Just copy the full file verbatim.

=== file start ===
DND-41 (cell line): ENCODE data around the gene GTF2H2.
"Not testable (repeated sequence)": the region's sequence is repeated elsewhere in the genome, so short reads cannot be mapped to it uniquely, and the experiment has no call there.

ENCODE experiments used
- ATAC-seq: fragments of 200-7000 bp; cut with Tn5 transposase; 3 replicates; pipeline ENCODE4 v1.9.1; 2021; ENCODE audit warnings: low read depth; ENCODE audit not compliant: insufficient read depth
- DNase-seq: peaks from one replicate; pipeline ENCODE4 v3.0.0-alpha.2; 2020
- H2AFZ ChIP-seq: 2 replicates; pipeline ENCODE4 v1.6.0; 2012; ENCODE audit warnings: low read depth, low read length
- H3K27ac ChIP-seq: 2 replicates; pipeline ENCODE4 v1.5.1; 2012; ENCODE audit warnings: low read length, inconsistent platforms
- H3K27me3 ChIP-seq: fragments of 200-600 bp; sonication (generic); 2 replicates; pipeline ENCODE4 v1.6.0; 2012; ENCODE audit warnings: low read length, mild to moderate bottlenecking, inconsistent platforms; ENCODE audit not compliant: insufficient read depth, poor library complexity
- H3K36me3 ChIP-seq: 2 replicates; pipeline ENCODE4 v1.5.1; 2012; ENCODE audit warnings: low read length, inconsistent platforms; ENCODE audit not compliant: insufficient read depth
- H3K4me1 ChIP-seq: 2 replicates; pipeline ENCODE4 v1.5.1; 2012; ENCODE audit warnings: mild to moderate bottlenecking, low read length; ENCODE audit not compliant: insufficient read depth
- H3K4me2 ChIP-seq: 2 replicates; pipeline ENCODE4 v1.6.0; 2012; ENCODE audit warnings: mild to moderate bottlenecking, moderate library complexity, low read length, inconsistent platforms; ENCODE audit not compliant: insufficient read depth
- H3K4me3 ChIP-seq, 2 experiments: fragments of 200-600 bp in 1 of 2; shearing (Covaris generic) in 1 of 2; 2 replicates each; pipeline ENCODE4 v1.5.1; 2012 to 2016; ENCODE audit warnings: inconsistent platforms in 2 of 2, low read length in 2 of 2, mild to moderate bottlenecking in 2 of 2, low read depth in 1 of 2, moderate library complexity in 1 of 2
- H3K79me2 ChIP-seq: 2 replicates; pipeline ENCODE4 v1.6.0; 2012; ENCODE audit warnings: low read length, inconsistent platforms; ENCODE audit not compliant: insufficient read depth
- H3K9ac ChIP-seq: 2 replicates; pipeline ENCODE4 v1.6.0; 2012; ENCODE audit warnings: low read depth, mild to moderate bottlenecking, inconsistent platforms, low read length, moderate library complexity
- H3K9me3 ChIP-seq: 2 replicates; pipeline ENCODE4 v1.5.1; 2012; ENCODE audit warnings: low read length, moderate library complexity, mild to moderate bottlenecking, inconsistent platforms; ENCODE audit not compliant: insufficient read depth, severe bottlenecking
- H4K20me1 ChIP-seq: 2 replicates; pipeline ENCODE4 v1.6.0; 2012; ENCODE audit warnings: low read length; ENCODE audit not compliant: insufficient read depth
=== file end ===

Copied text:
DND-41 (cell line): ENCODE data around the gene GTF2H2.
"Not testable (repeated sequence)": the region's sequence is repeated elsewhere in the genome, so short reads cannot be mapped to it uniquely, and the experiment has no call there.

ENCODE experiments used
- ATAC-seq: fragments of 200-7000 bp; cut with Tn5 transposase; 3 replicates; pipeline ENCODE4 v1.9.1; 2021; ENCODE audit warnings: low read depth; ENCODE audit not compliant: insufficient read depth
- DNase-seq: peaks from one replicate; pipeline ENCODE4 v3.0.0-alpha.2; 2020
- H2AFZ ChIP-seq: 2 replicates; pipeline ENCODE4 v1.6.0; 2012; ENCODE audit warnings: low read depth, low read length
- H3K27ac ChIP-seq: 2 replicates; pipeline ENCODE4 v1.5.1; 2012; ENCODE audit warnings: low read length, inconsistent platforms
- H3K27me3 ChIP-seq: fragments of 200-600 bp; sonication (generic); 2 replicates; pipeline ENCODE4 v1.6.0; 2012; ENCODE audit warnings: low read length, mild to moderate bottlenecking, inconsistent platforms; ENCODE audit not compliant: insufficient read depth, poor library complexity
- H3K36me3 ChIP-seq: 2 replicates; pipeline ENCODE4 v1.5.1; 2012; ENCODE audit warnings: low read length, inconsistent platforms; ENCODE audit not compliant: insufficient read depth
- H3K4me1 ChIP-seq: 2 replicates; pipeline ENCODE4 v1.5.1; 2012; ENCODE audit warnings: mild to moderate bottlenecking, low read length; ENCODE audit not compliant: insufficient read depth
- H3K4me2 ChIP-seq: 2 replicates; pipeline ENCODE4 v1.6.0; 2012; ENCODE audit warnings: mild to moderate bottlenecking, moderate library complexity, low read length, inconsistent platforms; ENCODE audit not compliant: insufficient read depth
- H3K4me3 ChIP-seq, 2 experiments: fragments of 200-600 bp in 1 of 2; shearing (Covaris generic) in 1 of 2; 2 replicates each; pipeline ENCODE4 v1.5.1; 2012 to 2016; ENCODE audit warnings: inconsistent platforms in 2 of 2, low read length in 2 of 2, mild to moderate bottlenecking in 2 of 2, low read depth in 1 of 2, moderate library complexity in 1 of 2
- H3K79me2 ChIP-seq: 2 replicates; pipeline ENCODE4 v1.6.0; 2012; ENCODE audit warnings: low read length, inconsistent platforms; ENCODE audit not compliant: insufficient read depth
- H3K9ac ChIP-seq: 2 replicates; pipeline ENCODE4 v1.6.0; 2012; ENCODE audit warnings: low read depth, mild to moderate bottlenecking, inconsistent platforms, low read length, moderate library complexity
- H3K9me3 ChIP-seq: 2 replicates; pipeline ENCODE4 v1.5.1; 2012; ENCODE audit warnings: low read length, moderate library complexity, mild to moderate bottlenecking, inconsistent platforms; ENCODE audit not compliant: insufficient read depth, severe bottlenecking
- H4K20me1 ChIP-seq: 2 replicates; pipeline ENCODE4 v1.6.0; 2012; ENCODE audit warnings: low read length; ENCODE audit not compliant: insufficient read depth